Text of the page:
Enduring Trends to Look for in 2023
There are trends – and then there are mega, or enduring, trends. The concept of megatrends was coined by the American trendspotter John Naisbitt, who has published several books on the subject. The concept covers the very broad forces of change in society. They are long-term, and omnipresent. They occur in life – and typography.
We’ve looked at the Type Trends articles over the last couple of years and identified some enduring type trends, pointed out to us by some of the experts we’ve interviewed.
Katherine Hughes, design director at Stoltze Design, told us in 2020, “I can’t help noticing the explosion of experimental typefaces that are often rooted in a vector-based aesthetic.” Their sharp, witchy terminals; strange stresses; surreal Bezier curves; and nods to historic faces taken to an absurd extreme. I often find myself saying ‘Woah. That is so weird. I LOVE IT!”
Look to typefaces like Mixta from Latinotype, the Boring Sans series of designs from Zetafonts and Mirador from Rene Bieder as examples of the kind of typefaces Katherine is talking about. Although their roots are in classic serif and sans serif designs, shapes, counters, weight changes and serifs have been drawn with a fresh digital demeanor. These are typefaces that make a statement.
A year later, Katy Fischer, Curious Creative Leader at TOKY in St. Louis, Missouri, told us about the “Chobani® Effect” (a term Katy coined).
“A little over three years ago, the folks at Chobani yogurt released a complete redesign of its branding,” explained Katy, “including new bespoke typefaces. The typefaces could be described as the love child of Windsor™ and ITC Souvenir®.”While Windsor and Souvenir date back to the early 20th century, there are plenty of new takes on this genuinely friendly vibe. Boston Angel, Gazpacho, and Quincy CF are just a few of, the many Chobani Effect typefaces available from MyFonts.
Ryan Arruda, former font wrangler at MyFonts and now designer for for Tree House Brewing Company, in Central Massachusetts, thinks that we’ll continue to see new evolutions of styles – especially display fonts. He told us, ”They may push the envelope of typographic convention, and even legibility. The type coming down the pike seems like it will have no qualms singing out loud and drawing attention to themselves.”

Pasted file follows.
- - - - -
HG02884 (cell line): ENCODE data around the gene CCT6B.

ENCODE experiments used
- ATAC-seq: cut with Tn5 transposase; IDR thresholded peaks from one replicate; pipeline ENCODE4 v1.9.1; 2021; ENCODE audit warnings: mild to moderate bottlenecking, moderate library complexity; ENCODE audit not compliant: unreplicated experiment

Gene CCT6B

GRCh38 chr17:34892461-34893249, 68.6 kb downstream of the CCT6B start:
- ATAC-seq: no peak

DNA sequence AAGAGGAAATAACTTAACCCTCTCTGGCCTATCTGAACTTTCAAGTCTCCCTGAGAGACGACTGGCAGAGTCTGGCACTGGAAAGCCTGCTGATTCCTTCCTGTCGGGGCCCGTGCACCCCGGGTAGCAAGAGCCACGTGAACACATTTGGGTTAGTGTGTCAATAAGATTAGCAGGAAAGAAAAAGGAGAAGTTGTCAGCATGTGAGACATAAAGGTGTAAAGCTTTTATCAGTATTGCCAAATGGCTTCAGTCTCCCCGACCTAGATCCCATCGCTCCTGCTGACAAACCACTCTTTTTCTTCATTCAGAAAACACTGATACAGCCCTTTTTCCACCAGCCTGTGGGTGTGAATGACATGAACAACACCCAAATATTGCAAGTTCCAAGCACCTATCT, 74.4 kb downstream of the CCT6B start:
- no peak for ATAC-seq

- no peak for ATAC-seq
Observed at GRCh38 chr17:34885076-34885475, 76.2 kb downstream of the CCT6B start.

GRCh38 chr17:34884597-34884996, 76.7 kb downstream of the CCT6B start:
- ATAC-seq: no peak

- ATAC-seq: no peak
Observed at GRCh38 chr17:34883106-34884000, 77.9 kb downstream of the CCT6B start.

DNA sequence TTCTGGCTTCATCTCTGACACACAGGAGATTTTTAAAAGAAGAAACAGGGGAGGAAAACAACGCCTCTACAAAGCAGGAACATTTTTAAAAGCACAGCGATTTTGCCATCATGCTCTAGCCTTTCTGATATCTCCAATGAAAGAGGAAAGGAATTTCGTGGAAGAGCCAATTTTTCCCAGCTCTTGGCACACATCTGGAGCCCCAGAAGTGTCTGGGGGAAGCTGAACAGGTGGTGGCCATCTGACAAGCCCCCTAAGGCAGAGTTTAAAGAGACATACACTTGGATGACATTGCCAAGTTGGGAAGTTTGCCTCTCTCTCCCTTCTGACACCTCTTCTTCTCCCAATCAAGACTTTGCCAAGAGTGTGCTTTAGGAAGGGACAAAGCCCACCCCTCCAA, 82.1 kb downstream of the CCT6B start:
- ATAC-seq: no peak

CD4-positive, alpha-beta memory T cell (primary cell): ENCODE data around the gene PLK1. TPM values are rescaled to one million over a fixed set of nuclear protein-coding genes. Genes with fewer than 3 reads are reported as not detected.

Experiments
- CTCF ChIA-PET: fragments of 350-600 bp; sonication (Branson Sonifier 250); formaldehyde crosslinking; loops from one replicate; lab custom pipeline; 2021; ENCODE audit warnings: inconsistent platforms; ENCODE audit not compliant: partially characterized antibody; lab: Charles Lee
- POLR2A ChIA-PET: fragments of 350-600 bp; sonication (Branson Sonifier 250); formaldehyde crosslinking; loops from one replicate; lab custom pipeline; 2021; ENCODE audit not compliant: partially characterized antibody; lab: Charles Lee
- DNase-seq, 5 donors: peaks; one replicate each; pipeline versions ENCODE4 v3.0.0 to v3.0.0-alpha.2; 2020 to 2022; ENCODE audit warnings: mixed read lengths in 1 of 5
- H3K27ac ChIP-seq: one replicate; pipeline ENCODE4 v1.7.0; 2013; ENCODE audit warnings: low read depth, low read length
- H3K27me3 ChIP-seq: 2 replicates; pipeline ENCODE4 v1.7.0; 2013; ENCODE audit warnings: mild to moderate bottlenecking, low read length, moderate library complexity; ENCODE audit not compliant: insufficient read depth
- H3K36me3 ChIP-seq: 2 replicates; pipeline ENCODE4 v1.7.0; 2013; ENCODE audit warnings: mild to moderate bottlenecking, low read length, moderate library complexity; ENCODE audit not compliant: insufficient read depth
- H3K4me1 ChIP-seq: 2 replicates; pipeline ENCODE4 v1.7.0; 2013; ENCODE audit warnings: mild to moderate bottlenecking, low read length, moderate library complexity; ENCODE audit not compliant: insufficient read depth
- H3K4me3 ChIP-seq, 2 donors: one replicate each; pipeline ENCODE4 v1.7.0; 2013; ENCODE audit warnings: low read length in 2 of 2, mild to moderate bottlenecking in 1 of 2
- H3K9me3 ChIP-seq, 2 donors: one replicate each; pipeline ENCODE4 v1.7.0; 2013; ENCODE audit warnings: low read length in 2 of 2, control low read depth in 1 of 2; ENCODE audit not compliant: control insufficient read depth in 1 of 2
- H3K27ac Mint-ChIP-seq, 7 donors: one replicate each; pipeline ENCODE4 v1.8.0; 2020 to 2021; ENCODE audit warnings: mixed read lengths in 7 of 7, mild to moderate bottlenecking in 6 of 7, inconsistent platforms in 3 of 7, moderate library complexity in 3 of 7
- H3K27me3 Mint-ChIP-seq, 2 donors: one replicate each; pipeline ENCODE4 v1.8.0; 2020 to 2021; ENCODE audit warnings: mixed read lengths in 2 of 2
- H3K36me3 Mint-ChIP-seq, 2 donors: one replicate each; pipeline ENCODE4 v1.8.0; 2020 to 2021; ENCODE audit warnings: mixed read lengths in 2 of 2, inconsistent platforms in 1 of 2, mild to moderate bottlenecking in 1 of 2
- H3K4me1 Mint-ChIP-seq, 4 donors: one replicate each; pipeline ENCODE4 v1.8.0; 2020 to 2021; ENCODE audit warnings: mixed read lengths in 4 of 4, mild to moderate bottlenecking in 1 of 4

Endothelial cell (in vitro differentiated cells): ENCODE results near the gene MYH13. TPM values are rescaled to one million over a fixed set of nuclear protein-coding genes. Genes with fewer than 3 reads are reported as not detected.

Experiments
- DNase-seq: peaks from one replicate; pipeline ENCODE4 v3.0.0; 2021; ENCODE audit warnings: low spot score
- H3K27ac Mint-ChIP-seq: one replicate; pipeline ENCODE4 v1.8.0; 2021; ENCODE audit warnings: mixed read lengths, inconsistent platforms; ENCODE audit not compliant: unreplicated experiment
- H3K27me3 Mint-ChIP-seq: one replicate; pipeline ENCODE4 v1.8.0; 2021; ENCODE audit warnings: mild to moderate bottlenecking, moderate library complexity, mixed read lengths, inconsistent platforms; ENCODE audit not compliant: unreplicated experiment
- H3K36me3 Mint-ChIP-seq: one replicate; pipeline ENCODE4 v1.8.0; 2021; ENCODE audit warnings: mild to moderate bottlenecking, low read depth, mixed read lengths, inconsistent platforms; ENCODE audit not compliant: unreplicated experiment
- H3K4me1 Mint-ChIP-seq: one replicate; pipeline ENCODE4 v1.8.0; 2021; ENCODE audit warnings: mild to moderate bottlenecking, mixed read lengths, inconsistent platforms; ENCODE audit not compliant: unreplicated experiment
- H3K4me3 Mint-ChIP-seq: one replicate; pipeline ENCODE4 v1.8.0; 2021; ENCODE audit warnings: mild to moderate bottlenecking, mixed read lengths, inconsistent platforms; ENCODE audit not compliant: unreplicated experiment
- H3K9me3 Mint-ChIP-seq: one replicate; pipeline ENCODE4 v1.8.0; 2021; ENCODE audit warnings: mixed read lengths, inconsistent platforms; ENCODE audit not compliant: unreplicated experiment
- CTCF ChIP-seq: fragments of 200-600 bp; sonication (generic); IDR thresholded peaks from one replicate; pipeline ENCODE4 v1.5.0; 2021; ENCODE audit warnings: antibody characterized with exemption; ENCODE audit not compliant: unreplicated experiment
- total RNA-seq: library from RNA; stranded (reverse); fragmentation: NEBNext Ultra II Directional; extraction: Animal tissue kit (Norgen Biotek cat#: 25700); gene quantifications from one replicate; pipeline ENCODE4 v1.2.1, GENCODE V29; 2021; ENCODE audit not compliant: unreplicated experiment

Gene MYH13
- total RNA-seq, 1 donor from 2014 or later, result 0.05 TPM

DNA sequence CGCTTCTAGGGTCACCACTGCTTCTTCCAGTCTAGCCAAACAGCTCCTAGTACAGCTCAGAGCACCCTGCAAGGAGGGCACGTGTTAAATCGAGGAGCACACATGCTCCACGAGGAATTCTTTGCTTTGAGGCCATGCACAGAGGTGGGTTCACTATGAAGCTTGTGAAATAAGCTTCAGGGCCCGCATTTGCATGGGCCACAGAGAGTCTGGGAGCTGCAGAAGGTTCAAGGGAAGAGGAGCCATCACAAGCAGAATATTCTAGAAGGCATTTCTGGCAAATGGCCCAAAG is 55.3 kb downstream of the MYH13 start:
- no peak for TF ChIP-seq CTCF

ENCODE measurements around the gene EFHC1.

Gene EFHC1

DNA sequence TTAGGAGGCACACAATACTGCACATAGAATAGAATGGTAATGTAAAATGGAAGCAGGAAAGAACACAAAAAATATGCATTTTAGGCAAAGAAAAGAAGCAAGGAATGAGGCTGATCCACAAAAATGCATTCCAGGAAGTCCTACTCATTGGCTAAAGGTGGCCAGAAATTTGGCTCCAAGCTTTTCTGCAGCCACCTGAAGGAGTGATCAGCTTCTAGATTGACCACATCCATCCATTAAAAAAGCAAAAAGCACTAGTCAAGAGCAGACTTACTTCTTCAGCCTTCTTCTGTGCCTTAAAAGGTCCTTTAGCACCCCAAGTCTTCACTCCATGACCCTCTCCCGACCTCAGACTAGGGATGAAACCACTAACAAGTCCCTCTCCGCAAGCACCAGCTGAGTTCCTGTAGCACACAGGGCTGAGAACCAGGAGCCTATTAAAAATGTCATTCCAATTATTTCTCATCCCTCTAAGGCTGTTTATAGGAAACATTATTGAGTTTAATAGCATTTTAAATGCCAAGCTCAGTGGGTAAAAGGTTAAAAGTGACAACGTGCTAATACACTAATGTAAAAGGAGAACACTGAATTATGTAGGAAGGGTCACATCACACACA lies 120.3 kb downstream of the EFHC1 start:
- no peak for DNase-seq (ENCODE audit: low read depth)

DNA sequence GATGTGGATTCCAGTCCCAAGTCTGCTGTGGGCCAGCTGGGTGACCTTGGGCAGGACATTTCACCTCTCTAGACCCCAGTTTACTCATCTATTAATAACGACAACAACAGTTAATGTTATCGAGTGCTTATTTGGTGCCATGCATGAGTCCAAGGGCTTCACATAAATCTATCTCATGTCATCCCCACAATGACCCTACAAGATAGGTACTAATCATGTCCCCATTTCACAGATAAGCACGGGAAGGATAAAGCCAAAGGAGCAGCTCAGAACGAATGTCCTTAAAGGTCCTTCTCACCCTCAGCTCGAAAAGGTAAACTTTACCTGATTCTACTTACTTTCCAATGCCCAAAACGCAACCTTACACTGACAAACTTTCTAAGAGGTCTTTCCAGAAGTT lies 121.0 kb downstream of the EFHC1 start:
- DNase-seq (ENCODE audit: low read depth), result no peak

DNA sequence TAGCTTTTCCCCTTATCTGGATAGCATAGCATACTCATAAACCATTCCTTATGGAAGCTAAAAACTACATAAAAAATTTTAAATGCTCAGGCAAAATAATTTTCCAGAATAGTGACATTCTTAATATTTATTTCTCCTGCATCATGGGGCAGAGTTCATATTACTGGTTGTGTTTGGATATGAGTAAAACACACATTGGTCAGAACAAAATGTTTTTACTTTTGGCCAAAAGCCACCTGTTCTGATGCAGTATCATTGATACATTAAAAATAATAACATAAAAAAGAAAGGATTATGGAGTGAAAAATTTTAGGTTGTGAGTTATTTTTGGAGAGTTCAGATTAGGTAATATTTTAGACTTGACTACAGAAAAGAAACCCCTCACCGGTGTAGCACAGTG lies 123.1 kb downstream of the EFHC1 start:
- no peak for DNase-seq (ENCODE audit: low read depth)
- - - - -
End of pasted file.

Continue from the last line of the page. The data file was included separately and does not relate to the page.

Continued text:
We also asked Joe Newton, of AND, a New York design studio, if he had any thoughts on enduring type trends. He told us, “For me, ‘type trends’ fall into the dichotomy of fashion vs. style.”
“Fashion comes and goes, often dictated by commercial forces,” he continued. “Style is about tastefully and thoughtfully combining elements that suit YOU, or in the case of design, that suit the project. The latest fashion may feel fresh and exciting, but the critical question with typography is always: does the typeface have a suitable voice for your project?
Joe also send us a poster he and Gail Anderson, his business partner at AND, are working on for the National Book Festival. It combines several typefaces creating an engaging, light-hearted message. The fonts used include Temeraire Italliene Italic, Futura Bold and Phosphate Inline.
There are type trends, which can evolve into enduring trends – or typographic styles. According to Joe, “When choosing typefaces, today’s typographic designers have an embarrassment of riches. But in the end, a good designer will let the nature of the project determine what’s right.”